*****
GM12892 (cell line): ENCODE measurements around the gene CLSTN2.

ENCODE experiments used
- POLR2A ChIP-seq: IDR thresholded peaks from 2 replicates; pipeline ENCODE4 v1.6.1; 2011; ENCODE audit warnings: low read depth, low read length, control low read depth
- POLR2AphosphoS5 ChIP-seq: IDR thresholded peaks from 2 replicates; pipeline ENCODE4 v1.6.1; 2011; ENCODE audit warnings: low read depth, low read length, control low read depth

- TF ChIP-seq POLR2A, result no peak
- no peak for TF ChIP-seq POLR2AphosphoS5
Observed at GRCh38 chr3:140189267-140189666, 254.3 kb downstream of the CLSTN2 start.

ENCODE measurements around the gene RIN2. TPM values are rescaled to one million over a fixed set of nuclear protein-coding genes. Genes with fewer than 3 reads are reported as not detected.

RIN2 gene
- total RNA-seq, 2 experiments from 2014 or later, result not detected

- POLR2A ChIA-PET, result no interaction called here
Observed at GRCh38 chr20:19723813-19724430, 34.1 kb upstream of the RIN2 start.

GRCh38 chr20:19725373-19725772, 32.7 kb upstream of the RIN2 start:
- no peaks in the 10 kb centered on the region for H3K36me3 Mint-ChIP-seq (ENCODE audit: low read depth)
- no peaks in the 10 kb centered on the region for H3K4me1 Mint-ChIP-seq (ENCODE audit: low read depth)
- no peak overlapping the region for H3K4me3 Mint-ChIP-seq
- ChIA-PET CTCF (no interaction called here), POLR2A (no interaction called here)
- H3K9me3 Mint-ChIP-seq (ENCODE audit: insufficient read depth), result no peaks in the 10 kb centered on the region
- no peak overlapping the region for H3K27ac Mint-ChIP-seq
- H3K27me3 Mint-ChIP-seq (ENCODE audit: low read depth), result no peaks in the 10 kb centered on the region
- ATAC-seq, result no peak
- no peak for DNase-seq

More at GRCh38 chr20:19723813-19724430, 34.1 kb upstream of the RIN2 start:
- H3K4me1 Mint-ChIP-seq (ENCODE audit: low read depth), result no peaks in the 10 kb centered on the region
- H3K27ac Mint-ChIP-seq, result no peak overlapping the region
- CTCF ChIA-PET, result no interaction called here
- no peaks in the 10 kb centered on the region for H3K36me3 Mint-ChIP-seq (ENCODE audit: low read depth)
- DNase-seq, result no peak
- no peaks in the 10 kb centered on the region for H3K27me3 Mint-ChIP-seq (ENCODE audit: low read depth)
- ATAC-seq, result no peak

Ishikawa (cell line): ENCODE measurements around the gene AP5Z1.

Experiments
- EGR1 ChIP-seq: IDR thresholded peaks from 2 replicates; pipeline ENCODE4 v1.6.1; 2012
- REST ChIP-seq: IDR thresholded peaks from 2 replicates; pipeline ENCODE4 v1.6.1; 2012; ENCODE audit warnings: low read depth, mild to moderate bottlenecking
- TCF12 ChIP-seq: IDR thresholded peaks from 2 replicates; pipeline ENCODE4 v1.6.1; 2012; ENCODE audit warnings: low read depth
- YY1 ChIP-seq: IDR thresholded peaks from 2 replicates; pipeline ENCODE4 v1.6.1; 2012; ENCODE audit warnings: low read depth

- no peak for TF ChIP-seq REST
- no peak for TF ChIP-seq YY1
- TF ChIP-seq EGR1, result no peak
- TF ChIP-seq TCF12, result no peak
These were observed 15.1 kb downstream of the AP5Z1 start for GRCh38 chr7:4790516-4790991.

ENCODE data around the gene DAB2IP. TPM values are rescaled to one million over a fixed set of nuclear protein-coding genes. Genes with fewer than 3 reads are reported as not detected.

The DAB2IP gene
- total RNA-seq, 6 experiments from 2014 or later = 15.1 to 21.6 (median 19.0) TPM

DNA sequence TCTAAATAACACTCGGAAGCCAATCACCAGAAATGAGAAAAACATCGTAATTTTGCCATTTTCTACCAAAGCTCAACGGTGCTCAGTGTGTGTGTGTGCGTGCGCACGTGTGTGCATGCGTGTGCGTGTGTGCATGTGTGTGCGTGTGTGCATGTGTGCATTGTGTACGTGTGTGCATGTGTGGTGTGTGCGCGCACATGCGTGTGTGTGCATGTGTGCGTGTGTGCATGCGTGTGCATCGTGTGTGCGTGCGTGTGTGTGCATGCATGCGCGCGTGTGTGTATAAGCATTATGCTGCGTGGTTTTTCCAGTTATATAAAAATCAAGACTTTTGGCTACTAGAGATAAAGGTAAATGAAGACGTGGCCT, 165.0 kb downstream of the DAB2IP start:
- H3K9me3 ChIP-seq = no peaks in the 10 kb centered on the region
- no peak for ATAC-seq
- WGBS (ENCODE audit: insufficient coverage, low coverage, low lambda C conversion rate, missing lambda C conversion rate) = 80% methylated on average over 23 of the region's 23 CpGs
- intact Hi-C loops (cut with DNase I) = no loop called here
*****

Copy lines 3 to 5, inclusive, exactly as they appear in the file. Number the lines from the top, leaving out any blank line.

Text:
- POLR2A ChIP-seq: IDR thresholded peaks from 2 replicates; pipeline ENCODE4 v1.6.1; 2011; ENCODE audit warnings: low read depth, low read length, control low read depth
- POLR2AphosphoS5 ChIP-seq: IDR thresholded peaks from 2 replicates; pipeline ENCODE4 v1.6.1; 2011; ENCODE audit warnings: low read depth, low read length, control low read depth

- TF ChIP-seq POLR2A, result no peak